Eid al Adha 2021 : What is Eid al-Adha and how is it celebrated?

Web DeskWeb Editor

20th Jul, 2021. 10:30 pm
Eid al adha 2021

Eid al Adha 2021: Muslims across the globe have started celebrating the annual festival of Eid al-Adha – the Festival of Sacrifice – which falls on the 10th day of Dhul Hijjah, the 12th and last month of the Muslim lunar calendar.

Eid al-Adha is the second major festival after Eid al-Fitr, which marks the end of Ramadan.

Eid will be celebrated in most countries on Wednesday, July 21.

Amid coronavirus pandemic, many Muslim-majority countries, including Pakistan have announced restrictions on public gatherings.

Here are five things to know about Eid al-Adha 2021:

Origins 

Muslims believe the Prophet Ibrahim (Abraham) was tested by God who commanded him to sacrifice his first-born son, Ismail.

Ibrahim was prepared to submit to the command, but God stayed his hand. Instead, he was told to sacrifice an animal, likely a lamb or sheep.

End of Hajj

Eid-al-Adha also marks the end of Hajj, a five-day pilgrimage all healthy and financially capable Muslims are obliged to undertake. The Hajj is believed to cleanse the soul of sins and instil a sense of equality, sisterhood and brotherhood.

Around 2.5 million Hajis from around the world gather annually to the cities of Mecca and Medina in Saudi Arabia for the ritual.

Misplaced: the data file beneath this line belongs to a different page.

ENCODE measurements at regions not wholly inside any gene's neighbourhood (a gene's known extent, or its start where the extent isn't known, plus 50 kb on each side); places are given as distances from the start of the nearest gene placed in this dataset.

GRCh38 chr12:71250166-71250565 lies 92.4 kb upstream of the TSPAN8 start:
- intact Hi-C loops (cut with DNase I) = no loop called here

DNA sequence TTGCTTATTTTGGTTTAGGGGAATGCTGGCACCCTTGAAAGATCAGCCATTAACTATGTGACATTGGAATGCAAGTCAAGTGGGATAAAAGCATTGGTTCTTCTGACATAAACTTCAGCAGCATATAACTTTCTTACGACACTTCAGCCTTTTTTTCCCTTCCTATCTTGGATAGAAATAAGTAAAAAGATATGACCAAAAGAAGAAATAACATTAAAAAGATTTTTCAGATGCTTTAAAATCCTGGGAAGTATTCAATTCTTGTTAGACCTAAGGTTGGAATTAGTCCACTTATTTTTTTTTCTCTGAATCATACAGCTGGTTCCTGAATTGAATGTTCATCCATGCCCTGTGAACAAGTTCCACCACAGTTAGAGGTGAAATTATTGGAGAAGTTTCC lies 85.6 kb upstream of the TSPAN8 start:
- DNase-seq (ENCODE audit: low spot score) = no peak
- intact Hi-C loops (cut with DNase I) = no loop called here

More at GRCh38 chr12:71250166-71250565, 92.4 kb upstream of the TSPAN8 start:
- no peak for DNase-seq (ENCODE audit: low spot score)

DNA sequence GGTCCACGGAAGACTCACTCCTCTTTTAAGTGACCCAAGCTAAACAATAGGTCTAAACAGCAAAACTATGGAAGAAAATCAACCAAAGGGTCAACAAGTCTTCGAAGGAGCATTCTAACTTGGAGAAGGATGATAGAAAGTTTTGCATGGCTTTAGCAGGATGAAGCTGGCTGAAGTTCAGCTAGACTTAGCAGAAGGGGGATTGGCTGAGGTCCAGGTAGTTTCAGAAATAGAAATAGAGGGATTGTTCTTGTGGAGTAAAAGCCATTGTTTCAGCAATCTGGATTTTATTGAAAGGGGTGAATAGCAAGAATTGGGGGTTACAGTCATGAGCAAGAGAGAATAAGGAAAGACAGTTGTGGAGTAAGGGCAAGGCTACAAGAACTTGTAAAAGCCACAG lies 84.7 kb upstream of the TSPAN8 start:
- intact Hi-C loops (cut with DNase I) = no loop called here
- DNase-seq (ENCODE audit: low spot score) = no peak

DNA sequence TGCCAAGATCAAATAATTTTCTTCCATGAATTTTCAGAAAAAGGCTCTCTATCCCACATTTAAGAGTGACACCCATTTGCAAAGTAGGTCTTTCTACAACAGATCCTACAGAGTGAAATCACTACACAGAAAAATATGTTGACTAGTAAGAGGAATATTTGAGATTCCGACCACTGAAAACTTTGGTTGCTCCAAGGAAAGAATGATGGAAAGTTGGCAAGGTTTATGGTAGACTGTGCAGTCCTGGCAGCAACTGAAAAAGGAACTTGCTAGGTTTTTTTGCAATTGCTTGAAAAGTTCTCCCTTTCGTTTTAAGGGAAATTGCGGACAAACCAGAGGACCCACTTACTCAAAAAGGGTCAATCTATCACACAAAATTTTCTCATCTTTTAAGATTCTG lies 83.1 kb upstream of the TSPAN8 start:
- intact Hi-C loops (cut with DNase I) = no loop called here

Eid prayers

Most Muslims begin celebrating Eid by performing extra prayers in the morning.

Mosques are packed with worshippers on Eid day with outside arrangements made to accommodate large groups of people.

Sacrificing an animal

The occasion of Eid-al-Adha is marked by sacrificing and animal that Muslims can eat – a goat, sheep, cow or camel – by those who can afford to do so.

In many parts of the Muslim world, special livestock markets are set up for people to buy an animal for the Eid sacrifice.

This year, amid the coronavirus pandemic, numerous apps and websites have appeared

Distribution of meat

The animal sacrifice comes with an element of charity and donation, as the person paying for the qurbani is required to distribute part of it needy people.

The meat of the sacrificed animal is divided among three groups: the person sacrificing it and their immediate family, extended family and friends, and those in need.

Some Muslims will pay the value of an animal to one of a number of Muslim charities around the world that collect funds for remote animal sacrifices, distributing the meat to underprivileged groups – including refugees, the elderly and disabled people.

Eid al Adha 2021 : What is Eid al-Adha and how is it celebrated?

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